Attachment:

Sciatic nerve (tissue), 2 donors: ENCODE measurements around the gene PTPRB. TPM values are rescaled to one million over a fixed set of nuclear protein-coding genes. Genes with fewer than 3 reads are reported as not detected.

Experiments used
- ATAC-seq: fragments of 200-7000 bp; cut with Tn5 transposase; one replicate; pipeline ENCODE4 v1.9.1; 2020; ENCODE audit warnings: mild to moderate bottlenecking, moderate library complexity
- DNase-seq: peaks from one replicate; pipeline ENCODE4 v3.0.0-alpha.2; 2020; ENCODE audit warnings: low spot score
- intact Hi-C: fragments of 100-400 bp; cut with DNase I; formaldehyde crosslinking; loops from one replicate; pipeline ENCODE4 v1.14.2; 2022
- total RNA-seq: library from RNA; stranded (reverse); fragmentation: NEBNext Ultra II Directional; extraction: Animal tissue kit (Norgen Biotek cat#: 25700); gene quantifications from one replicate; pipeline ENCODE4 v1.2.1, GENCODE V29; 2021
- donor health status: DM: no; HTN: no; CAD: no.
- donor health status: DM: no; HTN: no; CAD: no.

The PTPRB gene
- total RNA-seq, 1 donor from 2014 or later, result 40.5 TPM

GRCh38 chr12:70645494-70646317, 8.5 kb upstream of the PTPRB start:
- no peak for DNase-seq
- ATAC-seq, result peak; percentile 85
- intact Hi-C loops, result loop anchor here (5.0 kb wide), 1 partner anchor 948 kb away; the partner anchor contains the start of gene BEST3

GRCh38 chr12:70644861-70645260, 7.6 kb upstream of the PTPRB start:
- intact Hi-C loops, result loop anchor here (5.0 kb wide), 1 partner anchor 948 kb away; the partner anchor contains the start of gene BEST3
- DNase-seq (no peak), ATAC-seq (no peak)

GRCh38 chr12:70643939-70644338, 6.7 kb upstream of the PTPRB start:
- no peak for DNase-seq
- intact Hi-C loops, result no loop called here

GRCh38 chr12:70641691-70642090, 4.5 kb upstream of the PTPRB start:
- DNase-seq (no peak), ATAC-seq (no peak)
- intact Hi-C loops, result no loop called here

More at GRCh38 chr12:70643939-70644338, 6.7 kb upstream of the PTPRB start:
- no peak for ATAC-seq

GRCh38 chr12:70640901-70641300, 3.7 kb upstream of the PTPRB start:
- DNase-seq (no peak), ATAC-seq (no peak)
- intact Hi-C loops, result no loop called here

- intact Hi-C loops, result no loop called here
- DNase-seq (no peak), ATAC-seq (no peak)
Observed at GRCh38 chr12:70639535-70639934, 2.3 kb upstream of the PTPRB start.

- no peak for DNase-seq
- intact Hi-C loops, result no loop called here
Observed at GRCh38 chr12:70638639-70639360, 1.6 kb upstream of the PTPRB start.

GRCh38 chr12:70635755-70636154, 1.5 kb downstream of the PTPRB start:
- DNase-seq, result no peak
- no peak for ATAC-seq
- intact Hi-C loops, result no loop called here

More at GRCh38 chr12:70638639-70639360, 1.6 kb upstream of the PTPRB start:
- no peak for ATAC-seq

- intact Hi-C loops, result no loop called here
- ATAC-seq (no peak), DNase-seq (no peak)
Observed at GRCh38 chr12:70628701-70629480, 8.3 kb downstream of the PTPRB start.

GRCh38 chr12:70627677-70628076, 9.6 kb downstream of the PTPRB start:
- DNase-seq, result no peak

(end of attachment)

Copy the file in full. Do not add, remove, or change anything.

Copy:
Sciatic nerve (tissue), 2 donors: ENCODE measurements around the gene PTPRB. TPM values are rescaled to one million over a fixed set of nuclear protein-coding genes. Genes with fewer than 3 reads are reported as not detected.

Experiments used
- ATAC-seq: fragments of 200-7000 bp; cut with Tn5 transposase; one replicate; pipeline ENCODE4 v1.9.1; 2020; ENCODE audit warnings: mild to moderate bottlenecking, moderate library complexity
- DNase-seq: peaks from one replicate; pipeline ENCODE4 v3.0.0-alpha.2; 2020; ENCODE audit warnings: low spot score
- intact Hi-C: fragments of 100-400 bp; cut with DNase I; formaldehyde crosslinking; loops from one replicate; pipeline ENCODE4 v1.14.2; 2022
- total RNA-seq: library from RNA; stranded (reverse); fragmentation: NEBNext Ultra II Directional; extraction: Animal tissue kit (Norgen Biotek cat#: 25700); gene quantifications from one replicate; pipeline ENCODE4 v1.2.1, GENCODE V29; 2021
- donor health status: DM: no; HTN: no; CAD: no.
- donor health status: DM: no; HTN: no; CAD: no.

The PTPRB gene
- total RNA-seq, 1 donor from 2014 or later, result 40.5 TPM

GRCh38 chr12:70645494-70646317, 8.5 kb upstream of the PTPRB start:
- no peak for DNase-seq
- ATAC-seq, result peak; percentile 85
- intact Hi-C loops, result loop anchor here (5.0 kb wide), 1 partner anchor 948 kb away; the partner anchor contains the start of gene BEST3

GRCh38 chr12:70644861-70645260, 7.6 kb upstream of the PTPRB start:
- intact Hi-C loops, result loop anchor here (5.0 kb wide), 1 partner anchor 948 kb away; the partner anchor contains the start of gene BEST3
- DNase-seq (no peak), ATAC-seq (no peak)

GRCh38 chr12:70643939-70644338, 6.7 kb upstream of the PTPRB start:
- no peak for DNase-seq
- intact Hi-C loops, result no loop called here

GRCh38 chr12:70641691-70642090, 4.5 kb upstream of the PTPRB start:
- DNase-seq (no peak), ATAC-seq (no peak)
- intact Hi-C loops, result no loop called here

More at GRCh38 chr12:70643939-70644338, 6.7 kb upstream of the PTPRB start:
- no peak for ATAC-seq

GRCh38 chr12:70640901-70641300, 3.7 kb upstream of the PTPRB start:
- DNase-seq (no peak), ATAC-seq (no peak)
- intact Hi-C loops, result no loop called here

- intact Hi-C loops, result no loop called here
- DNase-seq (no peak), ATAC-seq (no peak)
Observed at GRCh38 chr12:70639535-70639934, 2.3 kb upstream of the PTPRB start.

- no peak for DNase-seq
- intact Hi-C loops, result no loop called here
Observed at GRCh38 chr12:70638639-70639360, 1.6 kb upstream of the PTPRB start.

GRCh38 chr12:70635755-70636154, 1.5 kb downstream of the PTPRB start:
- DNase-seq, result no peak
- no peak for ATAC-seq
- intact Hi-C loops, result no loop called here

More at GRCh38 chr12:70638639-70639360, 1.6 kb upstream of the PTPRB start:
- no peak for ATAC-seq

- intact Hi-C loops, result no loop called here
- ATAC-seq (no peak), DNase-seq (no peak)
Observed at GRCh38 chr12:70628701-70629480, 8.3 kb downstream of the PTPRB start.

GRCh38 chr12:70627677-70628076, 9.6 kb downstream of the PTPRB start:
- DNase-seq, result no peak